In late May or early June, the young grouse, or chicks, hatch. The brood immediately leaves the nest in search of protein-rich foods, consuming large quantities of insects. After ten to 12 days, the chicks fledge, or learn to fly and, by six weeks, will have well-developed plumage that looks very much like the adult's.

By August, the brood size may have decreased considerably due to cold, rainy weather or other factors. In fall, the grouse begin to disperse and single or pairs will wander off to find new territory. This generally occurs more with younger birds than older ones, which often remain in their current habitat for the winter.

Coniferous forests are important for grouse because they provide excellent winter cover. Ruffed grouse will also use snow roosts during periods of heavy snow.


Grouse eat a wide variety of plants, but primarily forage on grasses and insects during spring and summer. Other foods include the leaves, fruits, and seeds of aspen, blackberries, raspberries, elderberries, wild grapes, apples, clover, and wintergreen. In the fall, beechnuts and acorns are primary sources of energy-rich fat, which the birds need to build up in preparation for winter. When these fruits are no longer available, grouse feed on the buds and catkins of mature aspen, birches, and hop hornbeam.


Aspen is widely recognized as a key tree species in ruffed grouse management. Buds of mature male aspen trees serve as a major winter food source, and young stands of aspen provide the necessary dense cover. These stands should be given priority over other timber types when managing for grouse habitat, where applicable.

Since aspen sprout prolifically when cut, stands with only a minor component of aspen can usually convert to predominately aspen if clear-cut or burned during dormancy. Other forest types good for grouse include red maple- cedar swamps, mixed spruce-fir and hardwood, alder, and birch stands.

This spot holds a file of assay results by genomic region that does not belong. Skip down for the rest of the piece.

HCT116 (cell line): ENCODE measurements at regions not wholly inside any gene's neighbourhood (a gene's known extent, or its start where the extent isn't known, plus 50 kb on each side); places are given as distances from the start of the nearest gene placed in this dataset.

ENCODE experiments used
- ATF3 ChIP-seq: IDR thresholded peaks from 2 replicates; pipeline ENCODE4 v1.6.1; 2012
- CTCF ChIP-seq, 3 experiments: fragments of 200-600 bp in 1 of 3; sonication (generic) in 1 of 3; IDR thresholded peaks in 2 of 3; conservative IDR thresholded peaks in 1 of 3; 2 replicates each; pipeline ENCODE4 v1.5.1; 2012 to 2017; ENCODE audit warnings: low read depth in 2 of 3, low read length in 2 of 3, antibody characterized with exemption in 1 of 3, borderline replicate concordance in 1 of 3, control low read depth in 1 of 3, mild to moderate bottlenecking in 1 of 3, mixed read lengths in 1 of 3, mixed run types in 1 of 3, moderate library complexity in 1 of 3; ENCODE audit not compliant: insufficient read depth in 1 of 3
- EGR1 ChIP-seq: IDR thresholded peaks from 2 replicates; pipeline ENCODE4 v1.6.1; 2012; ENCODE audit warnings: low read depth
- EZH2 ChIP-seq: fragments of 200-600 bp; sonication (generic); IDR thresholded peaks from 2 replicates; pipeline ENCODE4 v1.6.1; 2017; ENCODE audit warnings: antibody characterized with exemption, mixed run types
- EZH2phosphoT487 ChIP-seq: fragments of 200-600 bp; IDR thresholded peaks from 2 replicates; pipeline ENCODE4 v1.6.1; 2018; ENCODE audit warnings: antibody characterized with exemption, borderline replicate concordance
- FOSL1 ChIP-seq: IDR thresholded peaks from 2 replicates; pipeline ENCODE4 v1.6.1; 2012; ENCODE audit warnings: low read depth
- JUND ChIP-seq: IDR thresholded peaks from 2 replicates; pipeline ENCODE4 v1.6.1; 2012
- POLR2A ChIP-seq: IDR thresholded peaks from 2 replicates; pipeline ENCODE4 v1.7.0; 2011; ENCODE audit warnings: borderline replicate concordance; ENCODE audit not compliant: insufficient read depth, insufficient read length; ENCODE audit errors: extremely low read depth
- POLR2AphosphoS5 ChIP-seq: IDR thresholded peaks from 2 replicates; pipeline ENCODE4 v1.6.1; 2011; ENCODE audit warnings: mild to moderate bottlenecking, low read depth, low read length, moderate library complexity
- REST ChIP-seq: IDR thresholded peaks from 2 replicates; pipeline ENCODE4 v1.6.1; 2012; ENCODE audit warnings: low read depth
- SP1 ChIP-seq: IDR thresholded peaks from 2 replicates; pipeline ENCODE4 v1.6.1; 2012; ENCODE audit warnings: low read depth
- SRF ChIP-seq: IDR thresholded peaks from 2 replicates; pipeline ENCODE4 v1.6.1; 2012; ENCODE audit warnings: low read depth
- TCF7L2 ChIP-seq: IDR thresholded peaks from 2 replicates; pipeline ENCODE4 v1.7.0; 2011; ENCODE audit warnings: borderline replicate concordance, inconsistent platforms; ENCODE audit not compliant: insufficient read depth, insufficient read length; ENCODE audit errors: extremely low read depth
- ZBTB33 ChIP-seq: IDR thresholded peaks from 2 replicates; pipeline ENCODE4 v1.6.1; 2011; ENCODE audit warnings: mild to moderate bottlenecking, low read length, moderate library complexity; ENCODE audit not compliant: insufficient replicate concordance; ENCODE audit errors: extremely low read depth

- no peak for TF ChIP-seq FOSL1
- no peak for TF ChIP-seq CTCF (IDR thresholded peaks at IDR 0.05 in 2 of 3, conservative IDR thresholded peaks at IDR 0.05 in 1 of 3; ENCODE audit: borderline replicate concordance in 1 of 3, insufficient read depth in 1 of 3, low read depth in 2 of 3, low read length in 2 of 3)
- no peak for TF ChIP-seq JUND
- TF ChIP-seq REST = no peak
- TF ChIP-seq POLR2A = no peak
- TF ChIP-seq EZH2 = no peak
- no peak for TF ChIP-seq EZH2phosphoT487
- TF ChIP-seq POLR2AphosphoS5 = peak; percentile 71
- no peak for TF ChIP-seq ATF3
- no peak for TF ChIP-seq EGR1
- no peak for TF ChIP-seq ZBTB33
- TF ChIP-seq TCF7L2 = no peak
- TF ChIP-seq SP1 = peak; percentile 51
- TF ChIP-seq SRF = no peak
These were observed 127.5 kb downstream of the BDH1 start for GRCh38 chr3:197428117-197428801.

Given that the home range of a hen with a brood may approach 40 acres, managing an area of 40 acres is adequate. An area of this size also provides habitat for several male grouse groups. Beneficial forest management practices for grouse can also be accomplished on areas smaller than 40 acres.

Once an area to be managed for grouse has been identified (preferably one that includes some amount of aspen), the area is divided into stands of five acres or less. Every ten years, treatment is rotated on one quarter of the stands as described below in a checkerboard pattern. The stands with the oldest trees are treated first.

Within each stand of five acres or less do the following:

  • Prune apple and fruit producing trees and release them by cutting adjacent trees that are crowding them.
  • Retain small patches of softwood trees (1/4 to 1/2 acre in size) for winter cover.
  • Maintain rock walls and/or several large logs as drumming sites after the stand has been treated.
  • Provide openings with herbaceous vegetation on ten% of the area being managed (four acres of a 40-acre management area). Keep livestock out or limit to fall pasturing.
  • Create openings by seeding log landings and roads with a clover mix, and maintain them by periodically mowing.
  • Maintain oaks, hop hornbeam, or beech as good sources of fall food, as long as they do not total more than 25% of the area.

During the winter, clear-cut the remainder of each stand being treated.

If the wood lot has not been managed before and consists of older aspen trees (more than 40 years of age), the management activities need to be accelerated.

Treat half the stands of five acres or less as prescribed above and follow with a second treatment of the remaining half of the area in ten years. Throughout the process, maintain groups of older aspen for winter food supplies.

Stands without an aspen component can also be managed for ruffed grouse. These stands are managed using the same techniques as aspen stands, but instead of treating areas of five acres or less every ten years, treat them every 15 years. Aspen and apple trees could also be planted if none are available. Other good forest types include red maple-cedar swamps, mixed spruce-fir/hardwood, alder, and birch.


The abundance of Ruffed Grouse often fluctuates from year to year. This seems to occur throughout the grouse's range. Their population also varies regionally, seemingly in an eight to ten year cycle, but the reasons for this are yet unknown. In Vermont, the Ruffed Grouse is a year round resident and is fairly common throughout the state in mixed or deciduous forests.